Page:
image The Geology of Yellowstone National Park

Yellowstone National Park is a place where Nature created so many wonders, that visitors from all over the world come every year to be captivated and amazed. Yellowstone is a World Heritage Site and encompasses 2.2 million acres in the states of Wyoming, Montana, and Idaho.

The secret of Yellowstone’s wonders originates from its geologic history. Yellowstone National Park sits over an active volcano, a hot spot. In Yellowstone molten magma is located very close to the Earth crust. In some places it is only 3 miles below the surface. Thanks to this giant underground furnace below and an abundance of water such as rivers, creeks, waterfalls and lakes on the surface, Yellowstone has the largest collection of geysers, hot springs, mudpots and fumaroles in the world.

This super volcano has had three mega eruptions. The first occurred 2.1 million years ago.  After this eruption the underground chamber of magma emptied and the ground over it sunk under its own weight, creating a caldera. The second occurred 1.3 million year ago and the third occurred 640,000 years ago. These eruptions were huge and spewed out tons of ash and rocks and also large amount of lava and gases.  During these eruptions, wildlife thousands of miles away from the epicenter perished due to the poisonous gases and volcanic ash in the air. After the last mega eruption, 640,000 years ago, the crater’s walls collapsed, forming a 30 by 45 miles caldera. Most of the central part of Yellowstone, including the northern part of Yellowstone Lake, lies over this caldera.

Scientists discovered a 500 miles chain of more than 100 calderas, stretching from the intersection of Nevada, Oregon, and Idaho through the Southern Idaho to Yellowstone. The volcanic activity started 16.5 million years ago and created the first caldera at the intersection of Nevada, Oregon, and Idaho. The North American tectonic plate was slowly moving in a northwest direction over the hot spot.  The rest of the volcanic chain was created by this movement, with the most recent eruptions occurring in Yellowstone. These volcanoes were created by the same forces of nature as were the Hawaiian Islands. Both were formed by a slowly moving tectonic plate over a hot spot.

Scientists agree that the most plausible explanation of the force which moves tectonic plates is the convectional currents in the asthenosphere. The asthenosphere is a semi-molten layer of the mantle and is located underneath of the lithosphere (upper mantle) and the Earth’s crust.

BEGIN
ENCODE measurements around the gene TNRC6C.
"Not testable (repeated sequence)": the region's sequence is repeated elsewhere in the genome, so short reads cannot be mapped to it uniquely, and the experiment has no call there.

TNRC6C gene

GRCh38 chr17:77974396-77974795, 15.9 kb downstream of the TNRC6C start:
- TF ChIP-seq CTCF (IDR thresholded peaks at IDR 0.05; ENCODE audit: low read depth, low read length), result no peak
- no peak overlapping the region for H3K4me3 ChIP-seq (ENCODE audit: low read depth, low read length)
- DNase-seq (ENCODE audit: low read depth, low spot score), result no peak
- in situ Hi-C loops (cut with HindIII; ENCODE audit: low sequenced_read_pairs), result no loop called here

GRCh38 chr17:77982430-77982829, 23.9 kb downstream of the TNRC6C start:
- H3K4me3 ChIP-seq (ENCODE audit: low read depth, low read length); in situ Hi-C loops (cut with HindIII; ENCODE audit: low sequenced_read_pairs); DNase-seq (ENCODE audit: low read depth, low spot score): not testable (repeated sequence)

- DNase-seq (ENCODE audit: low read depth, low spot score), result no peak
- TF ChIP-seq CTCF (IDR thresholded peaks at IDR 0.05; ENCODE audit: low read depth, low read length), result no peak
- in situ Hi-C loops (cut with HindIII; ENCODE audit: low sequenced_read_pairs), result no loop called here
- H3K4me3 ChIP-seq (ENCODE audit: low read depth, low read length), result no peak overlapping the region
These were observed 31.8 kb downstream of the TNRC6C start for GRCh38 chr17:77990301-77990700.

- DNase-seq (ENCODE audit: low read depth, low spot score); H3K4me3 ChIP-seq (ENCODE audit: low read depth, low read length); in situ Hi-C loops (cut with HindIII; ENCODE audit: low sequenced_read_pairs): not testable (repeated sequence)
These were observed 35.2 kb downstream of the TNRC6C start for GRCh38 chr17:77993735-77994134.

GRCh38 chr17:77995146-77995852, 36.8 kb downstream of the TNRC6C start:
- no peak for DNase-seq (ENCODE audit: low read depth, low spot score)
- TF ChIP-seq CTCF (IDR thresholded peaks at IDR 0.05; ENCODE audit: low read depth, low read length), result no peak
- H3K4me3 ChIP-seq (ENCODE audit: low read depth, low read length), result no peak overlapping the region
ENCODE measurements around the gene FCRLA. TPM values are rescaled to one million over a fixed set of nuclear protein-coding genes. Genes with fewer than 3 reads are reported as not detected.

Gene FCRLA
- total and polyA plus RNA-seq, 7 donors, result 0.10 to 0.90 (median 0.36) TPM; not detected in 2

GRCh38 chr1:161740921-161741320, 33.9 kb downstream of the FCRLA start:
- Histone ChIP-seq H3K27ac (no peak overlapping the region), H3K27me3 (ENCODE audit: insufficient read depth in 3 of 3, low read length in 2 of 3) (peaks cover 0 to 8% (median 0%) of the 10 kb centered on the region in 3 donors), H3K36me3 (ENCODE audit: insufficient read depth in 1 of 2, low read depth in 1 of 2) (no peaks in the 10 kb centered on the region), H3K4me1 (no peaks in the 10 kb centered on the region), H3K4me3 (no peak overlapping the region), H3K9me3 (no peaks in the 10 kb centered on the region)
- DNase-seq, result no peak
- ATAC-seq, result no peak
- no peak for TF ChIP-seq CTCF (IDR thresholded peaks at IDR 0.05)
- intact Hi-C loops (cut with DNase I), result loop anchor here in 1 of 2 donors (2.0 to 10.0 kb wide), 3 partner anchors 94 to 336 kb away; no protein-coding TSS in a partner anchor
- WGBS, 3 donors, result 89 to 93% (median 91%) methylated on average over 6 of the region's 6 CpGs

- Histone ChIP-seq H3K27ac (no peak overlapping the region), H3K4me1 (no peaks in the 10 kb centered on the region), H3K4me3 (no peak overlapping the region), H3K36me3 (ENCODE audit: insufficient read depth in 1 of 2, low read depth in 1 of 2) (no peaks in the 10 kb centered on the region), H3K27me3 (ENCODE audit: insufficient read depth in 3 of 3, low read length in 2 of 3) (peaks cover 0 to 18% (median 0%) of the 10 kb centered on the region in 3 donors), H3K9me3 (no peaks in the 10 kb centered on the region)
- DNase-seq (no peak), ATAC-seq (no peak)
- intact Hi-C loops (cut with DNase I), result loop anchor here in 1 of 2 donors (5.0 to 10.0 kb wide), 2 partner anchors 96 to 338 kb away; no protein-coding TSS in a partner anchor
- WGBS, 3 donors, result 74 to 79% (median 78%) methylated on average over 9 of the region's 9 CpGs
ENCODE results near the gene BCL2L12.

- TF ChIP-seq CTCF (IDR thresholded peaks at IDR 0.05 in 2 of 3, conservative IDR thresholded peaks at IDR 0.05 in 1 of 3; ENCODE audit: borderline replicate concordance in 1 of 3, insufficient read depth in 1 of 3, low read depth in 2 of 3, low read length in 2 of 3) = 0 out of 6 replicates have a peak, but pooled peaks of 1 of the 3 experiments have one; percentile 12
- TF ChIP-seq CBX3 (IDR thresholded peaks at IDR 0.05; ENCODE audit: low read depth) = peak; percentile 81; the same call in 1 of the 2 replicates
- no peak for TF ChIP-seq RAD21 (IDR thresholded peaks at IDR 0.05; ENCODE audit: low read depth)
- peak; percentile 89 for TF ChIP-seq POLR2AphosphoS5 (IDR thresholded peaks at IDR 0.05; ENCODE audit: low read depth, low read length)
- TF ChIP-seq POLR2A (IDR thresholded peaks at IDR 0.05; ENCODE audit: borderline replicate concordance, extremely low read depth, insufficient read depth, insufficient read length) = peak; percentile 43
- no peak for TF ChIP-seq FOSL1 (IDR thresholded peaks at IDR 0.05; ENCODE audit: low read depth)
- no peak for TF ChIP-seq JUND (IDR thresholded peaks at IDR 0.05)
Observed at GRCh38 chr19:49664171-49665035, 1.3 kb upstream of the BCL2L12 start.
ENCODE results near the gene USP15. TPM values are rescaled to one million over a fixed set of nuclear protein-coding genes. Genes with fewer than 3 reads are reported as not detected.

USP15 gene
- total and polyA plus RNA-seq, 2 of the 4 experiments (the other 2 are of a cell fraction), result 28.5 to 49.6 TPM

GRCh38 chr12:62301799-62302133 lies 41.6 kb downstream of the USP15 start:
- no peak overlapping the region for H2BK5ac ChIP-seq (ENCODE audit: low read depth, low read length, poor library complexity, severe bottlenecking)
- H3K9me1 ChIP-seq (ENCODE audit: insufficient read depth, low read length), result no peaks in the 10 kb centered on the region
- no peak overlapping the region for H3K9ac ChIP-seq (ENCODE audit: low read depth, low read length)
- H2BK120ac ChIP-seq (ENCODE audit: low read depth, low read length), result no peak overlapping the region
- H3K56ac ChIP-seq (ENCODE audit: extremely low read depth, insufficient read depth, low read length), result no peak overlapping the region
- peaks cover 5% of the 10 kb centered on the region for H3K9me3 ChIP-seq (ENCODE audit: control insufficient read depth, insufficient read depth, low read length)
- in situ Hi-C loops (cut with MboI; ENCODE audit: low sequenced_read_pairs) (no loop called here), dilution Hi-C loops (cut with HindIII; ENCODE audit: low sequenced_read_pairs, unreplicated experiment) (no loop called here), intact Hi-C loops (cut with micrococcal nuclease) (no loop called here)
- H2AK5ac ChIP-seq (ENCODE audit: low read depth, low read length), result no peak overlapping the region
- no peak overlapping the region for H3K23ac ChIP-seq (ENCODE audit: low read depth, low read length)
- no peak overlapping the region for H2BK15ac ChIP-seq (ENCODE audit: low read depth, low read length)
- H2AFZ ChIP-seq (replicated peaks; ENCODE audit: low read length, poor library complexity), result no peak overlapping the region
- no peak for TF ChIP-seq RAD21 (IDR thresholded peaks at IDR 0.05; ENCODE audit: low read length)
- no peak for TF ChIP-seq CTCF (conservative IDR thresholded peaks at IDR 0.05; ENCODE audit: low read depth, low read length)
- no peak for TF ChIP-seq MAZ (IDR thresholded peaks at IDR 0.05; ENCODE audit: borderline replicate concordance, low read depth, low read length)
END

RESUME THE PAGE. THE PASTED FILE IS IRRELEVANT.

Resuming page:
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13 comments

  1. Interesting! I hadn’t realised quite how extensive the volcanic activity is (or was) in Yellowstone. I mean geysers, yes, but how odd to find a whole landscape I associate with Iceland in the middle of the US.

    Liked by 1 person

    • Yes, Yellowstone is huge and full of fascinating hydrothermal features and wildlife. The supervolcano is still active and the landscape changes constantly. It might take a few weeks to see the most popular geysers, hot spring, lakes and waterfalls.

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  2. Love this national Park! I never understood the geology behind it, but then again I visited as a 6 year old. Loved my experiences with the sights and smells in this park. So much wildlife roaming and waterfalls a plenty, and also loved the bubbling pits of different colors. Would love to go back as an adult. I imagine it’s pretty memorable as an adult too.

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    • I agree, Yellowstone is awesome. I’ve got lots of unforgettable impressions that I am going to write about in my next posts. I found that geology of the park is pretty complicated, but was fascinated by it too.

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  3. Wow, very technical information. Do you work in a technical field? I am looking forward to going to Yellowstone, and now I have more technical background. I will bookmark it to re-read when we go. Thanks!

    Liked by 1 person

    • You are welcome and I am glad you like it. I knew very little about geology until we visited a few National Parks. I became interested in the geology of the places we visited and found fascinating patterns. It’s just a hobby.

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